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The Way of St. James through Europe
The Way in France

The Way of St. James extends from all corners of Europe, and even North Africa, on its way to Santiago de Compostela and Finisterre. The local authorities try to restore many of the ancient routes, even those used in a limited period, in the interest of tourism. Here follows an overview of the main routes of the modern-day pilgrimage.

Contents

In Spain and Portugal

The following routes to Santiago can be traced on the Iberian peninsula.

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The French Way

The French Way (Spanish: Camino Francés) is the most popular of the routes. It runs from Saint-Jean-Pied-de-Port on the French side of the Pyrenees to Roncesvalles on the Spanish side before making its way through to Santiago de Compostela through the major cities of Pamplona, Logroño, Burgos and León.

The Aragonese Way

The Aragonese Way (Spanish: Camino Aragonés) comes down from the Somport pass in the Pyrenees and makes its way down through the old kingdom of Aragon. It follows the River Aragón passing through towns such as Jaca. It then crosses into the province of Navarre to Puente La Reina where it joins the Camino Francés.

The Northern Way

A route marker on the Cantabrian coast.

The Northern Way (Spanish: Camino del Norte) runs from France at Irún and follows the northern coastline of Spain to Galicia where it heads inland towards Santiago joining the Camino Francés at Arzúa. This route follows the old Roman road, the Via Agrippa, for some of its way and is part of the Coastal Route (Spanish: Ruta de la Costa).

The route passes through San Sebastian, Guernika, Bilbao, and Oviedo. It is less populated, lesser known and generally more difficult hiking. Shelters are 20 to 35 kilometers apart, rather than there being albuergues or monasteries every four to ten kilometers as on the Camino Frances.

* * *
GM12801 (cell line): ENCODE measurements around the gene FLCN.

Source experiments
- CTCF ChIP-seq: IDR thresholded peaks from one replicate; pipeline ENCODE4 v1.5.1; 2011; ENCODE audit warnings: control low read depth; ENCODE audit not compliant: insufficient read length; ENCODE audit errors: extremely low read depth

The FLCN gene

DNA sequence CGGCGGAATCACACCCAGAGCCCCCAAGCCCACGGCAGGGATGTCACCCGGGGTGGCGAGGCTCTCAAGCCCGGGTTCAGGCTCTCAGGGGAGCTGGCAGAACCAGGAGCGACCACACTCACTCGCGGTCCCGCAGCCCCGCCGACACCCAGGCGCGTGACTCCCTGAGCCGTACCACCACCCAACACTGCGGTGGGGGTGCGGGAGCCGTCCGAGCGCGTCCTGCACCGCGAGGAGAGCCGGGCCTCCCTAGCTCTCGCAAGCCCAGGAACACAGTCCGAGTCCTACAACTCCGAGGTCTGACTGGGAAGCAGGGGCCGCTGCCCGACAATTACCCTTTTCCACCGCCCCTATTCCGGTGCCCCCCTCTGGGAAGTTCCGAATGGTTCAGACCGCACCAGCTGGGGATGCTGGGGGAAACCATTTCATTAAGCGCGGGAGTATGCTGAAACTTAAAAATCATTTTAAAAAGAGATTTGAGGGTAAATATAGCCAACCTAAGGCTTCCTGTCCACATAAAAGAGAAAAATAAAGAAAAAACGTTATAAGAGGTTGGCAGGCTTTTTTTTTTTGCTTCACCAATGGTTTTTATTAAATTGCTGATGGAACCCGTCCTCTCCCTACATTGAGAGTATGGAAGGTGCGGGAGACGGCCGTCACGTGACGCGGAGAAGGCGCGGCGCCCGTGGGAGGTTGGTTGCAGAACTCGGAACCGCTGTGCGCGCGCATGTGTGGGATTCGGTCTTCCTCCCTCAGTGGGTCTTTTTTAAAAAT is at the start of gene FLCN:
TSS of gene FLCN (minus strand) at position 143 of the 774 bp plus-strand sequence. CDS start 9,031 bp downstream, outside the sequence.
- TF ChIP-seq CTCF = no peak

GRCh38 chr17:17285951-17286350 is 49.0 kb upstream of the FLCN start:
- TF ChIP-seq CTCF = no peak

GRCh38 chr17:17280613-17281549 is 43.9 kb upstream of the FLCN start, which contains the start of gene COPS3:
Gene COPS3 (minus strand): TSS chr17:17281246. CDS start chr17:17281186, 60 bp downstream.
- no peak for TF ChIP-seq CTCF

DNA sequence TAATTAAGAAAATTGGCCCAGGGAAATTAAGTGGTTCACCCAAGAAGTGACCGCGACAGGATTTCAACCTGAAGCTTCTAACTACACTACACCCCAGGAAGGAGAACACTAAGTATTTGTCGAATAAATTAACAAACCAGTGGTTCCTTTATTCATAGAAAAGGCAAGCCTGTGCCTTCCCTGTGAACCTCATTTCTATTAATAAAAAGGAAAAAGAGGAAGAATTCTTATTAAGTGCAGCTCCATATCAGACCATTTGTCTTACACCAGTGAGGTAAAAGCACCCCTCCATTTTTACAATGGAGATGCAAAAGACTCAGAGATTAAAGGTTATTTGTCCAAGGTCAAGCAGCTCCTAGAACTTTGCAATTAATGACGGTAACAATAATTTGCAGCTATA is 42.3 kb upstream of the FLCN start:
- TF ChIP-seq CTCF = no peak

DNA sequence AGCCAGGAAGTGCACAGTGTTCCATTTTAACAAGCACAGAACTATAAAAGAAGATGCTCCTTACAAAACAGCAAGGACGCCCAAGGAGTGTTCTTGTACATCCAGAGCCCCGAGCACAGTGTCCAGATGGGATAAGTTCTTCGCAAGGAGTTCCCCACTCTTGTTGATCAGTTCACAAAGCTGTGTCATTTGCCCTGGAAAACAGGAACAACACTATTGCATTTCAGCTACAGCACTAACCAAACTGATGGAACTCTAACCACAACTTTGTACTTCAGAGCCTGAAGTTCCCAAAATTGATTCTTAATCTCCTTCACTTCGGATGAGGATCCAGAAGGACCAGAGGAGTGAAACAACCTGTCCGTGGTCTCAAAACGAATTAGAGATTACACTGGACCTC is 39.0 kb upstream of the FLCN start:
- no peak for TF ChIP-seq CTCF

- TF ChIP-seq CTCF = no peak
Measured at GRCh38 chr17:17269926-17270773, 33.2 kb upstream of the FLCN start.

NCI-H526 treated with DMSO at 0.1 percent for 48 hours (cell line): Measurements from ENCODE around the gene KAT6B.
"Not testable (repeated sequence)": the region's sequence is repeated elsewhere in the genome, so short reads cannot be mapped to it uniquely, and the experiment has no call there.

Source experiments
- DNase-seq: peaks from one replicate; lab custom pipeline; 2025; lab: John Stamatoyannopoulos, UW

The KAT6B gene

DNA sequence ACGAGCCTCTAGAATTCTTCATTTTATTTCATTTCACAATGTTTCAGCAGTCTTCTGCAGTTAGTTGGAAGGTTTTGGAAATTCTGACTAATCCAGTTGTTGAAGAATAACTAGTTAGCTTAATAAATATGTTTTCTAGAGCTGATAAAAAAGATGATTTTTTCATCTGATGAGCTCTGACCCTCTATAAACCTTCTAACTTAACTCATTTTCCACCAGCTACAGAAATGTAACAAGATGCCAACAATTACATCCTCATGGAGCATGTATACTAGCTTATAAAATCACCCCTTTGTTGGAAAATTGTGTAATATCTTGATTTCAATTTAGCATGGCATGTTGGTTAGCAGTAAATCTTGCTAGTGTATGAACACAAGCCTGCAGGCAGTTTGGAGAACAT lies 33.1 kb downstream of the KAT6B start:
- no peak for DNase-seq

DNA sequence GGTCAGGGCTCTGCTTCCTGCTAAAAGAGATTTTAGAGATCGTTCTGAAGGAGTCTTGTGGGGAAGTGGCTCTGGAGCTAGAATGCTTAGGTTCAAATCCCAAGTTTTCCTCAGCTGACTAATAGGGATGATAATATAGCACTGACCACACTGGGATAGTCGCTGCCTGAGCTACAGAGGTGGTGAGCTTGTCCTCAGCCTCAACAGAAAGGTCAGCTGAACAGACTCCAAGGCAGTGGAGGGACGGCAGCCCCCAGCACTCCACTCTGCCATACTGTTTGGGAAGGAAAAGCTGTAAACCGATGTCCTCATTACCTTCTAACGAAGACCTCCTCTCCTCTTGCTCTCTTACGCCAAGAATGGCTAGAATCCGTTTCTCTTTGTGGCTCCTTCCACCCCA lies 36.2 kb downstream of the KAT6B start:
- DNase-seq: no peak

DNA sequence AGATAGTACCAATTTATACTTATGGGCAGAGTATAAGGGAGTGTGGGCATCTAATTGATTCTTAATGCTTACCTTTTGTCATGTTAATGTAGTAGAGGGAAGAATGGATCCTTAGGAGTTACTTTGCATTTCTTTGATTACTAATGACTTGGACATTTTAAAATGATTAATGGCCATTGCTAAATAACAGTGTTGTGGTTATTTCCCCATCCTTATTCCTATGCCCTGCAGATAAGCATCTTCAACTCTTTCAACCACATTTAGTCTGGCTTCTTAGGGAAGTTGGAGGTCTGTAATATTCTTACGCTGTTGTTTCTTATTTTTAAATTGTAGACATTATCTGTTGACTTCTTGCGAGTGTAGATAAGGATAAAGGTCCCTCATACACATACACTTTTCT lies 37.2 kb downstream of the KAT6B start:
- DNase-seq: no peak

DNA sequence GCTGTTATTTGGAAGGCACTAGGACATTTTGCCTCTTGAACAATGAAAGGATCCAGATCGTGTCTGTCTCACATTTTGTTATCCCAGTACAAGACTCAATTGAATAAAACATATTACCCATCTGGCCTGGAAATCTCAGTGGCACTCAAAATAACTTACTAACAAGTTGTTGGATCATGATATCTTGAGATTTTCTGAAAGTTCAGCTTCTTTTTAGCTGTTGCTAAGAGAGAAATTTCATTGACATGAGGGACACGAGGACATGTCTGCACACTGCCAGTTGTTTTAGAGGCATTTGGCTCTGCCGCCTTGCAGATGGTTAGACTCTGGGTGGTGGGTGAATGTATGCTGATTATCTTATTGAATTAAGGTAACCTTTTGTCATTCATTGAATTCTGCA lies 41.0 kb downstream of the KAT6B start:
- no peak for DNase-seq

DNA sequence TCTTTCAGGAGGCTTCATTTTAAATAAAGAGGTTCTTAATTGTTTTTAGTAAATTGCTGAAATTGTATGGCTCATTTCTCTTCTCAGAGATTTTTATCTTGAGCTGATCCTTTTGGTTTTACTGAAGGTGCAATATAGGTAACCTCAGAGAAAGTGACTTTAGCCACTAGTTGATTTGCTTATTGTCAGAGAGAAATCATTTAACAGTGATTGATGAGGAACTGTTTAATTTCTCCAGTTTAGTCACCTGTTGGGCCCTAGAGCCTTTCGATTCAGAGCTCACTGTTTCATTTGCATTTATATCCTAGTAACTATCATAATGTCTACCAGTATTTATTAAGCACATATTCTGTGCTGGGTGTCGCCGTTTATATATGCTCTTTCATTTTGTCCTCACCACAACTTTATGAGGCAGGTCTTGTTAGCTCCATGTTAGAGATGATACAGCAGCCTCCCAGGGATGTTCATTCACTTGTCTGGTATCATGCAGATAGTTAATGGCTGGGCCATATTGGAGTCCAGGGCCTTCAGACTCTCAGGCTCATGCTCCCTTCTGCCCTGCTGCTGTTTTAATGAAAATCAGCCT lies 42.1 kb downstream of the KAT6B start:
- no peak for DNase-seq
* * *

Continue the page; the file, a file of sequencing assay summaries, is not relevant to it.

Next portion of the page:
The Tunnel Way

The Tunnel Way is also known as the Tunnel Route, the Basque Inland Route and the San Adrian Route. In the Early Middle Ages, when the Northern (Coastal) Way was subject to the Vikings' skirmishes and Muslim presence and forays threatened pilgrims and trade routes in the borderlands, the Tunnel Way provided a safe road north of the frontier area, i.e. Gipuzkoa and Alava. This may be the oldest and most important stretch of the Way of St. James up to its heyday in the 13th century. From the starting point in Irun, the road heads south-west up the Oria valley (Villabona, Ordizia, Zegama), reaches its highest point at the San Adrian tunnel and runs through the Alavan plains (Zalduondo, Salvatierra/Agurain, Vitoria-Gasteiz and Miranda de Ebro). Yet previous to the latter, nowadays pilgrims usually take a detour south towards Haro and on to Santo Domingo de la Calzada on account of its better provision.

The English Way

The English Way (Spanish: Camino Inglés) is traditionally for pilgrims who travelled to Spain by sea and disembarked in Ferrol or A Coruña. These pilgrims then made their way to Santiago overland. It is so called because most of these pilgrims were English though some come from all points in northern Europe.

The Portuguese Way

The Portuguese Way (Spanish: Camino Portugués) begins at Porto in north-west Portugal.[1] Pilgrims travel north crossing the Lima and Minho rivers before entering Spain and then on to Padron before arriving at Santiago. It is the second most important way, after the French one, and is 227 km long. A popular start point for a 108 km walk to Santiago is at Valença, Portugal, by the Spanish border, through Tui, Galicia.

The Camino Mozárabe and the Via de La Plata

Known in English as the Silver Route (sometimes as 'Way').

The Via de La Plata (once a Roman causeway joining Italica and Asturica Augusta) starts in Seville from where it goes north to Zamora via Cáceres and Salamanca. It is much less frequented than the French Way or even the Northern Way. After Zamora there are two options. The first route heads west and reaches Santiago via Ourense. The other route continues north to Astorga from where pilgrims can continue west along the Camino Francés to Santiago.

The Camino Mozárabe route from Granada passes through Córdoba and later joins up with the Via de La Plata in Mérida.

In France

The Way of St. James is said to have originated in France, where it is called Le Chemin de St. Jacques de Compostelle. This is the reason that the Spanish themselves refer to the Way of St. James as 'the French road', since most of the pilgrims they saw were French. The origin of the pilgrimage is most often cited as the Codex Calixtinus, which is decidedly a French document. Though in the Codex everyone was called upon to join the pilgrimage, there were four main starting points in the Cathedral cities of Tours, Vézelay, Le Puy-en-Velay and Arles. They are today all routes of the Grande Randonnée network.